The holiday season is the most wonderful time of the year for many reasons, one of which is the chance to see family and friends that you don’t often get a chance to see. While these meetings and gatherings are often happy, they can sometimes be stressful and awkward. Let’s face it, most of us have at least one relative that we don’t really look forward to seeing because they usually create cringe-worthy situations that make us question our Christmas spirit. To help you deal with these less-than-merry encounters, our contributor, Joana Ferreira, is here with eight tips to help you handle every situation with grace.
1. Lower your expectations.
The thing with holiday get-togethers is that we built up expectations on how everything should go. The food is going to be ready on time and perfect and everyone will get along, right? Then, when something doesn’t go according to the plan, we focus so much on that particular situation that we forget all the good things that happened. Don’t chase perfection. This will avoid you getting disappointed with another family gathering.
2. You can only control yourself.
You have no control over what your relatives will say or do. You can only control how you react. Stop for a minute or two and think about your reaction. Are you calm, offended or upset? What does it say about you? This is why dealing with awkward family members can actually teach you a few things about yourself.
3. Think before you speak.
Every year, your aunt asks you the same question: ‘When are you going to get married?’ Meanwhile, you just broke up with your boyfriend a month ago so you might feel like replying with a rude comment. Instead, think before you speak. And if you really want to be prepared, think about every awkward conversation bound to happen and make a game plan for how you’ll handle each one. Remember, there’s no need to be rude.
4. Don’t take it personally.
If you have a relative that’s a bully, keep in mind that how people treat you says nothing about you but everything about them. Maybe they feel insecure about certain aspects of their lives and project those insecurities into others, maybe they feel jealous of you in some way or maybe they don’t even realize they are being mean. Either way, don’t let that comment get under your skin.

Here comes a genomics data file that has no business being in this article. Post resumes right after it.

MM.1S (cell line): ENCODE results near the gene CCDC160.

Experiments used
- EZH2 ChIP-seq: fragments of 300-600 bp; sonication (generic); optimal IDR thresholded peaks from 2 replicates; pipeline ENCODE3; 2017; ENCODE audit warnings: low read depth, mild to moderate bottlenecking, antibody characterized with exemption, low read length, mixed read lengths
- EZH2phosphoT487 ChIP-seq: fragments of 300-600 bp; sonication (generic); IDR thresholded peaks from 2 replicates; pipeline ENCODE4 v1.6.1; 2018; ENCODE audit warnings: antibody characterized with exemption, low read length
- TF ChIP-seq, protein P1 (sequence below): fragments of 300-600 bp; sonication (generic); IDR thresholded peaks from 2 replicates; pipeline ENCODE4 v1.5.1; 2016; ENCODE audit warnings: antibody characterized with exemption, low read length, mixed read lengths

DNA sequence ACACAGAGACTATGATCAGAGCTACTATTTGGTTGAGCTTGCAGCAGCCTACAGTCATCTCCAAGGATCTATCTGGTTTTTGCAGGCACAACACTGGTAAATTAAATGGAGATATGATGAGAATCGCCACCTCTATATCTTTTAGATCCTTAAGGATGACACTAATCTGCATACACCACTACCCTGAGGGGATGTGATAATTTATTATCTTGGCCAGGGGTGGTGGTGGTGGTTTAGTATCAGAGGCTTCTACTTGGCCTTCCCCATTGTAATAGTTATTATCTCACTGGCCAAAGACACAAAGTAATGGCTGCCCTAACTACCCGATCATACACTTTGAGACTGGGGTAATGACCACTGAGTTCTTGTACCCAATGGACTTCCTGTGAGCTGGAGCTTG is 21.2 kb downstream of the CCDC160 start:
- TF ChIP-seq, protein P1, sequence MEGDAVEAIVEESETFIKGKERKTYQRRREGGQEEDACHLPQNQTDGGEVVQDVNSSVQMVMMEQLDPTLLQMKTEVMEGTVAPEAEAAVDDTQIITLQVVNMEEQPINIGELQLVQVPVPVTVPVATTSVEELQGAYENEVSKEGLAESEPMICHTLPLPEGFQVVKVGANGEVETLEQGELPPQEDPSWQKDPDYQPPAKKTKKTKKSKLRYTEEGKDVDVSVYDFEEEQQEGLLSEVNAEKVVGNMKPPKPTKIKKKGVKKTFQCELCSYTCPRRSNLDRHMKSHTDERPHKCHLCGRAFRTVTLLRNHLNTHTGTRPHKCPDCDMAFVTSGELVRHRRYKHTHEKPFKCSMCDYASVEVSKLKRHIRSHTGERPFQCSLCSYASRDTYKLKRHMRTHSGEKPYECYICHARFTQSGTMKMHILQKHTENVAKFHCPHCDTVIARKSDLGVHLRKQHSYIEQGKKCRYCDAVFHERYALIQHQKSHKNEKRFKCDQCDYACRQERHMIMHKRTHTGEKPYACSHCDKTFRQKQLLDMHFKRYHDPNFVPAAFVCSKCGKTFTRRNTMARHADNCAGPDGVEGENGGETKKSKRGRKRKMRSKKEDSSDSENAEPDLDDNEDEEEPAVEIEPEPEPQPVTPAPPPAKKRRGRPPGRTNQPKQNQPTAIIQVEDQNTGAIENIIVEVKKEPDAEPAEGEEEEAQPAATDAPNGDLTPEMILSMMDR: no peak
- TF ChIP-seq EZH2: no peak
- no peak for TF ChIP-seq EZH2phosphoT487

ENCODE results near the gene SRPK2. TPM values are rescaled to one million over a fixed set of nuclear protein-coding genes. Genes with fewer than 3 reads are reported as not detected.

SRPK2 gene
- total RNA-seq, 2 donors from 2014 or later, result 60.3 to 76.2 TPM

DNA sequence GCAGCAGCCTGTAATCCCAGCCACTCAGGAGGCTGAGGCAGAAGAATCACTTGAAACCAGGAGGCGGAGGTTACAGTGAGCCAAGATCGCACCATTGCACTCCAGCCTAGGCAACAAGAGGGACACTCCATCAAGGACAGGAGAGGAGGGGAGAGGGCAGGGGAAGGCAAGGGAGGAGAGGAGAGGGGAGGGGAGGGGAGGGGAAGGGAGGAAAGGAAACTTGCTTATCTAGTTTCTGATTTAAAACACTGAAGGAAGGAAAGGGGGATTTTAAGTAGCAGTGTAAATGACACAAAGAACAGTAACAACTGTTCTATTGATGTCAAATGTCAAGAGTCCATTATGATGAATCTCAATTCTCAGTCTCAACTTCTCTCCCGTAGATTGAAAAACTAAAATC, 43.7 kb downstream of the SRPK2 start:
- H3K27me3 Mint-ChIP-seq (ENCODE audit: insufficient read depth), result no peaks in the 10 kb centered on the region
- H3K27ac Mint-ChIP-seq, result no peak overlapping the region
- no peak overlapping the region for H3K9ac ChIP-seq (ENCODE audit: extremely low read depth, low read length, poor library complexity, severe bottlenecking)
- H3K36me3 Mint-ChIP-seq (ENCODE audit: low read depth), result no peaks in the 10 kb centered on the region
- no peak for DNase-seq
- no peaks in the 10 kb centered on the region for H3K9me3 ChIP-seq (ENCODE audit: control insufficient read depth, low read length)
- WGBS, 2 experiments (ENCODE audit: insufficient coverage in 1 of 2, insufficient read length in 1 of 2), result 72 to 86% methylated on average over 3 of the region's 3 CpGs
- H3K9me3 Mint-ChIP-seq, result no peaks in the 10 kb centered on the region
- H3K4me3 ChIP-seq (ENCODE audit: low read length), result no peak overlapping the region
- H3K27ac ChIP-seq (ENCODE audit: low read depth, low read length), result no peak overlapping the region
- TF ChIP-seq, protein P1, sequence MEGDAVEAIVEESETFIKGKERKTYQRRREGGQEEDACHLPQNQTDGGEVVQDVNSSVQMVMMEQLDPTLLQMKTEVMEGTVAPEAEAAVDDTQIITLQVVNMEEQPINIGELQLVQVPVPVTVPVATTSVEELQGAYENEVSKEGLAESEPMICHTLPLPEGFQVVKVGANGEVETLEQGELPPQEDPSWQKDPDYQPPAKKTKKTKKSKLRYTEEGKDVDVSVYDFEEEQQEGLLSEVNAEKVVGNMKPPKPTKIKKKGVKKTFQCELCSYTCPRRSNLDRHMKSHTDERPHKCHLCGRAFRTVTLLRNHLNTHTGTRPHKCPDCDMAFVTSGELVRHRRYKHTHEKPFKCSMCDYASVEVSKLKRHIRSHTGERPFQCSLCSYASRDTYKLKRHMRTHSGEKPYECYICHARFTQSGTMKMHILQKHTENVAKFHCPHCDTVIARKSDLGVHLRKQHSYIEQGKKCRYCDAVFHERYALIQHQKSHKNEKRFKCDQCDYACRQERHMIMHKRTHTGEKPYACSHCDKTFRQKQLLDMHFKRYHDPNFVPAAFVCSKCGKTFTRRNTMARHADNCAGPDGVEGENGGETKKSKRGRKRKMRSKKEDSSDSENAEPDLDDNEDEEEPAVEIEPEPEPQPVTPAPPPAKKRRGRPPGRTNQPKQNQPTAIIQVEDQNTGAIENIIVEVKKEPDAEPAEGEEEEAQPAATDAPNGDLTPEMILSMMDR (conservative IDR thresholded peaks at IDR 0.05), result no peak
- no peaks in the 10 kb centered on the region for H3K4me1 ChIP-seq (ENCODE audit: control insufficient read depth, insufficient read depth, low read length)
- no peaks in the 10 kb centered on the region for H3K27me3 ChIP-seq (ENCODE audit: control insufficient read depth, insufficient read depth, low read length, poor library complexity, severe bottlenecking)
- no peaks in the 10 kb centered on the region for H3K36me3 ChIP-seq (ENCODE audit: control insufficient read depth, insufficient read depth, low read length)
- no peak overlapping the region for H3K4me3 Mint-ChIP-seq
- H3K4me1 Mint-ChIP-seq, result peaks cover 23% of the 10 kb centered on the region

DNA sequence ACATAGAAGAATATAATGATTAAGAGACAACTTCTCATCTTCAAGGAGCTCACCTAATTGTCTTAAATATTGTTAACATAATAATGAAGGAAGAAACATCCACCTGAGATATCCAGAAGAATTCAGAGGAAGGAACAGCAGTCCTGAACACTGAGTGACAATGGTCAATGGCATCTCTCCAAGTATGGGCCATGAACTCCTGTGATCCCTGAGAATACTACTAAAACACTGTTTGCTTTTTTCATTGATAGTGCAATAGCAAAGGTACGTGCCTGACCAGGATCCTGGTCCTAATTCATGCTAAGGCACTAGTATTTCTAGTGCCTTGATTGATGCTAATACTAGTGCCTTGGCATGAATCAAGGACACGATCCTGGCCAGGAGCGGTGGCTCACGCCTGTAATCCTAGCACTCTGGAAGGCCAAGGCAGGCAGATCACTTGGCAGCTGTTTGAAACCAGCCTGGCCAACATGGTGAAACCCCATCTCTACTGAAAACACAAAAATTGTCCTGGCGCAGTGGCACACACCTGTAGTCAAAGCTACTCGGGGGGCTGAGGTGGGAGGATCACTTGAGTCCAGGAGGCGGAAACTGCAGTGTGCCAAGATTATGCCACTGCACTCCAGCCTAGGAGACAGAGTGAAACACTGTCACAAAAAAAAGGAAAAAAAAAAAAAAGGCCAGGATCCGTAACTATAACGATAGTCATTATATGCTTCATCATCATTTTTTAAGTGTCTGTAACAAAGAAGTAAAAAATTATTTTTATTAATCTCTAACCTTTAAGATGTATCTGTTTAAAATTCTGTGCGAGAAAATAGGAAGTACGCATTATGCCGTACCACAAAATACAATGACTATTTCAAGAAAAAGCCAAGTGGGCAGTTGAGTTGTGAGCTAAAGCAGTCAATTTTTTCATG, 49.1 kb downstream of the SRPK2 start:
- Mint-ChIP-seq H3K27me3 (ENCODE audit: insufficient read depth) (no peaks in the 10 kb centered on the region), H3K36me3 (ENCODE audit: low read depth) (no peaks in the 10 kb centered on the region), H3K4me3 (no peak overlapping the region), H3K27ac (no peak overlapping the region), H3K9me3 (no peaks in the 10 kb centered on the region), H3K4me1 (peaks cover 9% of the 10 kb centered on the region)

5. Wear their shoes.
Does your soon-to-be mother-in-law think her son is too good for you? Just for a moment, wear her shoes. If you make the effort to know more about the person, you’ll probably understand why they act like that. Maybe she doesn’t know you that well and simply fears losing her son. This doesn’t mean you have to accept her attitude, but it might be helpful to have a little background story in order to understand where she is coming from.
6. Bring company.
Bringing with you someone you trust can be a big help. Your partner or best friend can become an ally when you get stuck in an awkward situation. Come up with a word or gesture as a cue for when you need a change in the topic or an excuse to leave.
7. Take a breather.
If you’re about to lose it, step away to get some fresh air, count to 100 and go back inside. Or go hide in the bathroom for a couple of minutes. It might sound strange, but the bathroom is actually a pretty good escape, mostly to avoid suffering through the embarrassment of having your mom show your baby pictures to your new boyfriend.
8. Focus on what’s important.
Don’t waste your energy worrying about awkward situations, difficult relatives or uncomfortable conversations. This is the most wonderful time of the year and there are better things to do than worry about what might go wrong or dwell on an awkward conversation. Yes, you had an awkward conversation with your aunt after dinner, but maybe you also had a thoughtful conversation with your grandfather earlier or even got compliments on your cooking. Remember, focus on what’s important.